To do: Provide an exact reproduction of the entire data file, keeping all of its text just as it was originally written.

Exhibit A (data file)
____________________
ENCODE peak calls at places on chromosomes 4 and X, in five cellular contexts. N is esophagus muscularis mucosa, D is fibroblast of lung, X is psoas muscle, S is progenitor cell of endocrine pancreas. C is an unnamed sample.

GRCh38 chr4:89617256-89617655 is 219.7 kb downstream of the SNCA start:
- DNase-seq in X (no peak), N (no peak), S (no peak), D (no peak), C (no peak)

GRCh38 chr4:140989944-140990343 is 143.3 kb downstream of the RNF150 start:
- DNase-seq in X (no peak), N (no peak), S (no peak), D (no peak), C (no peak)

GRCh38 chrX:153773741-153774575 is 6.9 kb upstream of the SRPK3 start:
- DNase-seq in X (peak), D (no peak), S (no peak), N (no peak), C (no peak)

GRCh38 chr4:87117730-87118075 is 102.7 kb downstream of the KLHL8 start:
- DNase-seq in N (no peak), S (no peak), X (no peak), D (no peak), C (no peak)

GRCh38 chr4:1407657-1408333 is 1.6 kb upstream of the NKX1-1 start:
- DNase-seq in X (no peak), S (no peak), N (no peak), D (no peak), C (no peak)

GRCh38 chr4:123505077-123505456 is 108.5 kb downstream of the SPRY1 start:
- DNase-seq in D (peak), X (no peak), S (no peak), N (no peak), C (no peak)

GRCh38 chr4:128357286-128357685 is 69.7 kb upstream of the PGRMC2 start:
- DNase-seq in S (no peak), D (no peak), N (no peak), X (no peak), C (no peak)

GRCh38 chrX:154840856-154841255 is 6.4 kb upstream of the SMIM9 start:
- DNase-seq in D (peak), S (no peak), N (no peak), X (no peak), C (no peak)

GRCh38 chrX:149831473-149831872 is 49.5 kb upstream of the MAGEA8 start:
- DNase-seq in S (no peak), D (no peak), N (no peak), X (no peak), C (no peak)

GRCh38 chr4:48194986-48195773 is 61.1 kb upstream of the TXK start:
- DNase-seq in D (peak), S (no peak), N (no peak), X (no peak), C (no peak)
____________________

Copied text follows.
ENCODE peak calls at places on chromosomes 4 and X, in five cellular contexts. N is esophagus muscularis mucosa, D is fibroblast of lung, X is psoas muscle, S is progenitor cell of endocrine pancreas. C is an unnamed sample.

GRCh38 chr4:89617256-89617655 is 219.7 kb downstream of the SNCA start:
- DNase-seq in X (no peak), N (no peak), S (no peak), D (no peak), C (no peak)

GRCh38 chr4:140989944-140990343 is 143.3 kb downstream of the RNF150 start:
- DNase-seq in X (no peak), N (no peak), S (no peak), D (no peak), C (no peak)

GRCh38 chrX:153773741-153774575 is 6.9 kb upstream of the SRPK3 start:
- DNase-seq in X (peak), D (no peak), S (no peak), N (no peak), C (no peak)

GRCh38 chr4:87117730-87118075 is 102.7 kb downstream of the KLHL8 start:
- DNase-seq in N (no peak), S (no peak), X (no peak), D (no peak), C (no peak)

GRCh38 chr4:1407657-1408333 is 1.6 kb upstream of the NKX1-1 start:
- DNase-seq in X (no peak), S (no peak), N (no peak), D (no peak), C (no peak)

GRCh38 chr4:123505077-123505456 is 108.5 kb downstream of the SPRY1 start:
- DNase-seq in D (peak), X (no peak), S (no peak), N (no peak), C (no peak)

GRCh38 chr4:128357286-128357685 is 69.7 kb upstream of the PGRMC2 start:
- DNase-seq in S (no peak), D (no peak), N (no peak), X (no peak), C (no peak)

GRCh38 chrX:154840856-154841255 is 6.4 kb upstream of the SMIM9 start:
- DNase-seq in D (peak), S (no peak), N (no peak), X (no peak), C (no peak)

GRCh38 chrX:149831473-149831872 is 49.5 kb upstream of the MAGEA8 start:
- DNase-seq in S (no peak), D (no peak), N (no peak), X (no peak), C (no peak)

GRCh38 chr4:48194986-48195773 is 61.1 kb upstream of the TXK start:
- DNase-seq in D (peak), S (no peak), N (no peak), X (no peak), C (no peak)